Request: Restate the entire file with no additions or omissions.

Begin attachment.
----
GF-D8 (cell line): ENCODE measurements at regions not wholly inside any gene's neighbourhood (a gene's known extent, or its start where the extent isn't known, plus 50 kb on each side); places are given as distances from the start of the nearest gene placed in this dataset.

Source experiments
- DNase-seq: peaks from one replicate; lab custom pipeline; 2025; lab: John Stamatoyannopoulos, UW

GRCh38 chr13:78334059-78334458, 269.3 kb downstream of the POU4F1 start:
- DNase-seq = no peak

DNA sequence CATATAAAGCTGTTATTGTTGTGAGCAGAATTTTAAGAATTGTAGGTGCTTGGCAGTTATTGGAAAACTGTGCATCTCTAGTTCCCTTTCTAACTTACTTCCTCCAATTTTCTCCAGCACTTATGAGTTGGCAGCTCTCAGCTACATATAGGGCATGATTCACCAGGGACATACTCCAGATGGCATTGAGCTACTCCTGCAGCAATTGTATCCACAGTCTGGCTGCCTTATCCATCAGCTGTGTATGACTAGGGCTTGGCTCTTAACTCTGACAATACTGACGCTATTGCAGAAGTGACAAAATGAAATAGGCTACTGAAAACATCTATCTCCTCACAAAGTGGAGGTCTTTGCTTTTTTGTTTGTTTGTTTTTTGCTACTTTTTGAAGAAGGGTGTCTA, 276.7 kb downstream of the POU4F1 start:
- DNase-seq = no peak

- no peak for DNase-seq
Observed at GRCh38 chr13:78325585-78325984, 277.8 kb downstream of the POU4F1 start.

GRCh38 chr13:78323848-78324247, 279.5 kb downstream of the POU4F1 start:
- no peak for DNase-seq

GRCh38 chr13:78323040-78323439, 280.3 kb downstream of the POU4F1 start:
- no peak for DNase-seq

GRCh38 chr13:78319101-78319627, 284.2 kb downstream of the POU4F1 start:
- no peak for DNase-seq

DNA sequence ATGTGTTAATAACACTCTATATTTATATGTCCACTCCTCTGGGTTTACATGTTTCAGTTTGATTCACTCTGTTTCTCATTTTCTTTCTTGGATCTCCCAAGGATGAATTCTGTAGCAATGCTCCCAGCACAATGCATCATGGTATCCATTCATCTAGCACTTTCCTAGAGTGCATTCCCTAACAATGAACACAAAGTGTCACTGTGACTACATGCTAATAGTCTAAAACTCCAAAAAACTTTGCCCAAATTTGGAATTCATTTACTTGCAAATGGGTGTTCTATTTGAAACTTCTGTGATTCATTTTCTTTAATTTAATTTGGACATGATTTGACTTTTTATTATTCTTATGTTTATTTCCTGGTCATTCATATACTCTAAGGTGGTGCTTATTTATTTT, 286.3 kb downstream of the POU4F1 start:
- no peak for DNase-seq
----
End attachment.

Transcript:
GF-D8 (cell line): ENCODE measurements at regions not wholly inside any gene's neighbourhood (a gene's known extent, or its start where the extent isn't known, plus 50 kb on each side); places are given as distances from the start of the nearest gene placed in this dataset.

Source experiments
- DNase-seq: peaks from one replicate; lab custom pipeline; 2025; lab: John Stamatoyannopoulos, UW

GRCh38 chr13:78334059-78334458, 269.3 kb downstream of the POU4F1 start:
- DNase-seq = no peak

DNA sequence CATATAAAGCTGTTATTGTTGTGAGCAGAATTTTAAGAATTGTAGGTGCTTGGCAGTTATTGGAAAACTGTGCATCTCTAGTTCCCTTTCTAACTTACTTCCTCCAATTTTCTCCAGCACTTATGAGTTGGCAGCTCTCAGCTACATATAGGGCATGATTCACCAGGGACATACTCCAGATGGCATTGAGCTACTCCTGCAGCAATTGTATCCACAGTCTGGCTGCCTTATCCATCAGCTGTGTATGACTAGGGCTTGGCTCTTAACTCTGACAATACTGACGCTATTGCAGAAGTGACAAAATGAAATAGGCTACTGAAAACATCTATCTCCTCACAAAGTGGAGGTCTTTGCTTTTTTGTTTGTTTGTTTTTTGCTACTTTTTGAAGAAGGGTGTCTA, 276.7 kb downstream of the POU4F1 start:
- DNase-seq = no peak

- no peak for DNase-seq
Observed at GRCh38 chr13:78325585-78325984, 277.8 kb downstream of the POU4F1 start.

GRCh38 chr13:78323848-78324247, 279.5 kb downstream of the POU4F1 start:
- no peak for DNase-seq

GRCh38 chr13:78323040-78323439, 280.3 kb downstream of the POU4F1 start:
- no peak for DNase-seq

GRCh38 chr13:78319101-78319627, 284.2 kb downstream of the POU4F1 start:
- no peak for DNase-seq

DNA sequence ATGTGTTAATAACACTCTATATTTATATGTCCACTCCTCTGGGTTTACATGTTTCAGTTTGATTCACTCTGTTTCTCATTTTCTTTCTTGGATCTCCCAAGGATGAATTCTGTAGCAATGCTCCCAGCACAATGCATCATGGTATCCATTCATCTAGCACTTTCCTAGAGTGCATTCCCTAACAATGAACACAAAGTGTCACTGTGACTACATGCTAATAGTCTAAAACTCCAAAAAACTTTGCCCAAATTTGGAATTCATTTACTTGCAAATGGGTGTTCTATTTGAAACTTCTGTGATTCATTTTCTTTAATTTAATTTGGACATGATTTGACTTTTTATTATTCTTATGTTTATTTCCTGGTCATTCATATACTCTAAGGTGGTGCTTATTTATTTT, 286.3 kb downstream of the POU4F1 start:
- no peak for DNase-seq